Key Stage 2 SATs
KS2 SATs were overhauled to be in line with the new national curriculum in May 2016. If your child will be sitting Y6 SATs in 2017, read on for the most up-to-date information for parents.
In the summer term of 2016, children in Year 2 and Year 6 were the first to take the new SATs papers. The new-style SATs for English and maths reflect the new national curriculum, and are more rigorous than previous years’ tests. There is also a completely new SATs marking scheme and grading system which has replaced national curriculum levels.
At the end of Year 6, children sit tests in:
· Spelling, punctuation and grammar
These tests are both set and marked externally, and the results are used to measure the school’s performance (for example, through reporting to Ofsted and published league tables). Your child’s marks will be used in conjunction with teacher assessment to give a broader picture of their attainment.
The reading test is a single paper with questions based on three passages of text. Your child will have one hour, including reading time, to complete the test.
There will be a selection of question types, including:
· Ranking/ordering, e.g. ‘Number the events below to show the order in which they happen in the story’
· Labelling, e.g. ‘Label the text to show the title of the story’
· Find and copy, e.g. ‘Find and copy one word that suggests what the weather is like in the story’
· Short constructed response, e.g. ‘What does the bear eat?’
· Open-ended response, e.g. ‘Look at the sentence that begins Once upon a time. How does the writer increase the tension throughout this paragraph? Explain fully, referring to the text in your answer.’
The grammar, punctuation and spelling test consists of two parts: a grammar and punctuation paper requiring short answers, lasting 45 minutes, and an aural spelling test of 20 words, lasting around 15 minutes.
The grammar and punctuation test will include two sub-types of questions:
· Selected response, e.g. ‘Identify the adjectives in the sentence below’
· Constructed response, e.g. ‘Correct/complete/rewrite the sentence below,’ or, ‘The sentence below has an apostrophe missing. Explain why it
needs an apostrophe.’
Children sit three papers in maths:
· Paper 1: arithmetic, 30 minutes
· Papers 2 and 3: reasoning, 40 minutes per paper
Paper 1 will consist of fixed response questions, where children have to give the correct answer to calculations, including long multiplication and division. Papers 2 and 3 will involve a number of question types, including:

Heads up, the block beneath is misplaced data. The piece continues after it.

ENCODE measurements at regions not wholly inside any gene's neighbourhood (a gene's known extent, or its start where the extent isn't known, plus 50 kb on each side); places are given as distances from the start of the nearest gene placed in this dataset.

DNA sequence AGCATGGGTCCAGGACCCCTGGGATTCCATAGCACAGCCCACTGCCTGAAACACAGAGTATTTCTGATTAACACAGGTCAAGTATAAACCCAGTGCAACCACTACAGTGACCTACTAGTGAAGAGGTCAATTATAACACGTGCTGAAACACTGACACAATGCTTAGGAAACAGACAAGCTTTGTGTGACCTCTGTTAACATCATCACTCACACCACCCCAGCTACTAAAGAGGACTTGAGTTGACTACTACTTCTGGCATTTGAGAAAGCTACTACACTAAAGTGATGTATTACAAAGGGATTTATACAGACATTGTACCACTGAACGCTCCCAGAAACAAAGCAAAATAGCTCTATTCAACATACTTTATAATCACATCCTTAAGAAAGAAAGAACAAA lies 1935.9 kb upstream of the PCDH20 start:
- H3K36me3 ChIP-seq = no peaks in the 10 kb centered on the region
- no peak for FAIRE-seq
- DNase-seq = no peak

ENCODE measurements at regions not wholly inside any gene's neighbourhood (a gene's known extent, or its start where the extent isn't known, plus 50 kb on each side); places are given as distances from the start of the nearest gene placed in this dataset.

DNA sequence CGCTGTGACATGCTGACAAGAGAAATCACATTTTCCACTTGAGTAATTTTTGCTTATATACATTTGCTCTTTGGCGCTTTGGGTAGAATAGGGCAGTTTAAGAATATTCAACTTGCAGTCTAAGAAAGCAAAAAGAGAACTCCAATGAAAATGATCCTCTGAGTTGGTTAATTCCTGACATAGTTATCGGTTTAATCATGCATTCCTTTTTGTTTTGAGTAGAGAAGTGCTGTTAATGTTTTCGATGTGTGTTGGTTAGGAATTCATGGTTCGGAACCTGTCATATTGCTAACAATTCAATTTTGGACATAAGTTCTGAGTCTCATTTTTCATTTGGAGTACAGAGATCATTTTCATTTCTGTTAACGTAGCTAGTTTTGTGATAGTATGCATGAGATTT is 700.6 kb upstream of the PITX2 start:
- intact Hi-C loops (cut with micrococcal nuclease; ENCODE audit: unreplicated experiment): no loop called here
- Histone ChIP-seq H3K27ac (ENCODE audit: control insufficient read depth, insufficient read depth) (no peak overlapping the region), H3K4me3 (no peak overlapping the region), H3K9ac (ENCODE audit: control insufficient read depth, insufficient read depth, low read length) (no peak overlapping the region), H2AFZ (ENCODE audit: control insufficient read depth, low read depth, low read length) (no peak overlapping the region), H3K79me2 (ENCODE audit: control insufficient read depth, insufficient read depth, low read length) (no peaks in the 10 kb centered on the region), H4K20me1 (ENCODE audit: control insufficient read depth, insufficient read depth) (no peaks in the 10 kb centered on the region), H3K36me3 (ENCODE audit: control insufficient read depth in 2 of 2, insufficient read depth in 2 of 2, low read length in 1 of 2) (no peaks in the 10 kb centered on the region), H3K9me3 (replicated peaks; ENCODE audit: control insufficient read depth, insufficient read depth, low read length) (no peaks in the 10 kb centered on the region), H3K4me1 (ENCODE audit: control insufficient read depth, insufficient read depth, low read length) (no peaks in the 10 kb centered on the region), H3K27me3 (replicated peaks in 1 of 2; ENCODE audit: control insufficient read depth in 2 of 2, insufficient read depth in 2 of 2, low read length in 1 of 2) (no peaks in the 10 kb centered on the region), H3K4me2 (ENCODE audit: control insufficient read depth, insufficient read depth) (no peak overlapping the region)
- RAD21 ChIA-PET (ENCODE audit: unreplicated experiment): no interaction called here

· Multiple choice
· True or false
· Constrained questions, e.g. giving the answer to a calculation, drawing a shape or completing a table or chart
· Less constrained questions, where children will have to explain their approach for solving a problem
Not all children in Year 6 will take science SATs. However, a number of schools will be required to take part in science sampling: a test administered to a selected sample of children thought to be representative of the population as a whole. For those who are selected, there will be three papers:
· Biology: 25 minutes, 22 marks
· Chemistry: 25 minutes, 22 marks
· Physics: 25 minutes, 22 marks
It sounds very intimidating, but these are ‘questions in a physics/chemistry/biology context’, for example:
Biology: ‘Describe the differences in the life cycle of an amphibian and a mammal’
Chemistry: ‘Group a list of materials according to whether they are solid, liquid or gas’
Physics: ‘Predict whether two magnets will attract or repel each other, based on where the poles are facing’
Science sampling is not scheduled to take place in May 2017, but schools will be selected for it in May 2018.
The Year 6 KS2 SATs will be administered in the week commencing 8 May 2017.
The 2017 SATs schedule is as follows:
Monday 8 May 2017
Tuesday 9 May 2017
English grammar, punctuation and spelling Paper 1: questionsEnglish grammar, punctuation and spelling Paper 2: spelling
Wednesday 10 May 2017
Mathematics Paper 1: arithmeticMathematics Paper 2: reasoning
Thursday 11 May 2017
Mathematics Paper 3: reasoning
You will be given your child’s raw score (the actual number of marks they get), alongside their scaled score and whether they have reached the expected standard set by the Department for Education (‘NS’ means that the expected standard was not achieved and ‘AS’ means the expected standard was achieved).
The range of scaled scores available for each KS2 test is:
· 80 (the lowest scaled score that can be awarded)
· 120 (the highest scaled score)
The expected standard for each test is a scaled score of 100 or more. If a child is awarded a scaled score of 99 or less they won’t have achieved the expected standard in the test.